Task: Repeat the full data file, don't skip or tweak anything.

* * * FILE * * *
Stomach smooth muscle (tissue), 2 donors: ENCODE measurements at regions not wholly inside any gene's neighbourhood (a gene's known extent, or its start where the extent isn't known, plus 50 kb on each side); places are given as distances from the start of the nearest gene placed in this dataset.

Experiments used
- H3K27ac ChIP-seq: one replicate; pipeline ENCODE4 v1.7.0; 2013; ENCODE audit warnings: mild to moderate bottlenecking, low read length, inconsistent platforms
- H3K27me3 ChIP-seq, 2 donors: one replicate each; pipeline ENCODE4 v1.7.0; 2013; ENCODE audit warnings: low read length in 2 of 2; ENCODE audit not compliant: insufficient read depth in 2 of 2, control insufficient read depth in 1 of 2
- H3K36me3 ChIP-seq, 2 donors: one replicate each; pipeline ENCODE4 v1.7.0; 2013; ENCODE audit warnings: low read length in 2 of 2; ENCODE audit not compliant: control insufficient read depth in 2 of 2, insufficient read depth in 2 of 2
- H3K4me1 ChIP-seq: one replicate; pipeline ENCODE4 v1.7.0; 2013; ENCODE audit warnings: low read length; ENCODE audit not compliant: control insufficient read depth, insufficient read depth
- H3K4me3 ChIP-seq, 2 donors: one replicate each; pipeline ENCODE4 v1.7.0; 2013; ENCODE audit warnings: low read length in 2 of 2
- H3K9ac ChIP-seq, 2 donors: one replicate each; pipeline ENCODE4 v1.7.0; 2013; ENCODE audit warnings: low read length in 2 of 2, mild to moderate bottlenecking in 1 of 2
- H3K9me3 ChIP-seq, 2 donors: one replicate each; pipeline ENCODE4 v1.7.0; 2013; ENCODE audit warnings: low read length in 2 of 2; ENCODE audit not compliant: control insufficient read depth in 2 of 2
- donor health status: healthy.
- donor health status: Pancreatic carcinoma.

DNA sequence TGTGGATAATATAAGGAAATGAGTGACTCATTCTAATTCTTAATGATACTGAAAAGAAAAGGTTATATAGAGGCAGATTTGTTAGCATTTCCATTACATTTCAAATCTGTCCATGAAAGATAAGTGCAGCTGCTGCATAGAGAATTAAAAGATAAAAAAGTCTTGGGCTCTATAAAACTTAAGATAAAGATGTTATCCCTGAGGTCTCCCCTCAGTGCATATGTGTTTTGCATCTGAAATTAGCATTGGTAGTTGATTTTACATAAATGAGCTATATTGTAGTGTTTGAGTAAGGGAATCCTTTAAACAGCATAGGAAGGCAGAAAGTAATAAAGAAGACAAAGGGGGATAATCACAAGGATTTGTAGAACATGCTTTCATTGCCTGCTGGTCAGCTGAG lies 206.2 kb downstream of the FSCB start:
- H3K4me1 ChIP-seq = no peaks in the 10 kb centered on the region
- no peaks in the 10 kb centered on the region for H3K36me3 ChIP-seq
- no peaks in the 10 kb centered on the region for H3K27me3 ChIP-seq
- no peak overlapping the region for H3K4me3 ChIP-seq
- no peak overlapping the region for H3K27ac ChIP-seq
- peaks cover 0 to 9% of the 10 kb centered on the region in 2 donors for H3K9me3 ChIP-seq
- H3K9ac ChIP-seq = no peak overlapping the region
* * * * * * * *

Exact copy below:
Stomach smooth muscle (tissue), 2 donors: ENCODE measurements at regions not wholly inside any gene's neighbourhood (a gene's known extent, or its start where the extent isn't known, plus 50 kb on each side); places are given as distances from the start of the nearest gene placed in this dataset.

Experiments used
- H3K27ac ChIP-seq: one replicate; pipeline ENCODE4 v1.7.0; 2013; ENCODE audit warnings: mild to moderate bottlenecking, low read length, inconsistent platforms
- H3K27me3 ChIP-seq, 2 donors: one replicate each; pipeline ENCODE4 v1.7.0; 2013; ENCODE audit warnings: low read length in 2 of 2; ENCODE audit not compliant: insufficient read depth in 2 of 2, control insufficient read depth in 1 of 2
- H3K36me3 ChIP-seq, 2 donors: one replicate each; pipeline ENCODE4 v1.7.0; 2013; ENCODE audit warnings: low read length in 2 of 2; ENCODE audit not compliant: control insufficient read depth in 2 of 2, insufficient read depth in 2 of 2
- H3K4me1 ChIP-seq: one replicate; pipeline ENCODE4 v1.7.0; 2013; ENCODE audit warnings: low read length; ENCODE audit not compliant: control insufficient read depth, insufficient read depth
- H3K4me3 ChIP-seq, 2 donors: one replicate each; pipeline ENCODE4 v1.7.0; 2013; ENCODE audit warnings: low read length in 2 of 2
- H3K9ac ChIP-seq, 2 donors: one replicate each; pipeline ENCODE4 v1.7.0; 2013; ENCODE audit warnings: low read length in 2 of 2, mild to moderate bottlenecking in 1 of 2
- H3K9me3 ChIP-seq, 2 donors: one replicate each; pipeline ENCODE4 v1.7.0; 2013; ENCODE audit warnings: low read length in 2 of 2; ENCODE audit not compliant: control insufficient read depth in 2 of 2
- donor health status: healthy.
- donor health status: Pancreatic carcinoma.

DNA sequence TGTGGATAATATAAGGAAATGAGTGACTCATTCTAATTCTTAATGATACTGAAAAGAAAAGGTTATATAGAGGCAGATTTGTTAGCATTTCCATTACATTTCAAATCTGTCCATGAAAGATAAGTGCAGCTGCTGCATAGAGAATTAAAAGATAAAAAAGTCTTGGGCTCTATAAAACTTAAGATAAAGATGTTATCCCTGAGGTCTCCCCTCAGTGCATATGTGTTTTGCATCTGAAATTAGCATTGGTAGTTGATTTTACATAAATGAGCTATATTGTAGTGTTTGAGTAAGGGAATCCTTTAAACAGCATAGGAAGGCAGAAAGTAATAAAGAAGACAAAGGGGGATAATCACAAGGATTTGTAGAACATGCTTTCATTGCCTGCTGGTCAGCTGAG lies 206.2 kb downstream of the FSCB start:
- H3K4me1 ChIP-seq = no peaks in the 10 kb centered on the region
- no peaks in the 10 kb centered on the region for H3K36me3 ChIP-seq
- no peaks in the 10 kb centered on the region for H3K27me3 ChIP-seq
- no peak overlapping the region for H3K4me3 ChIP-seq
- no peak overlapping the region for H3K27ac ChIP-seq
- peaks cover 0 to 9% of the 10 kb centered on the region in 2 donors for H3K9me3 ChIP-seq
- H3K9ac ChIP-seq = no peak overlapping the region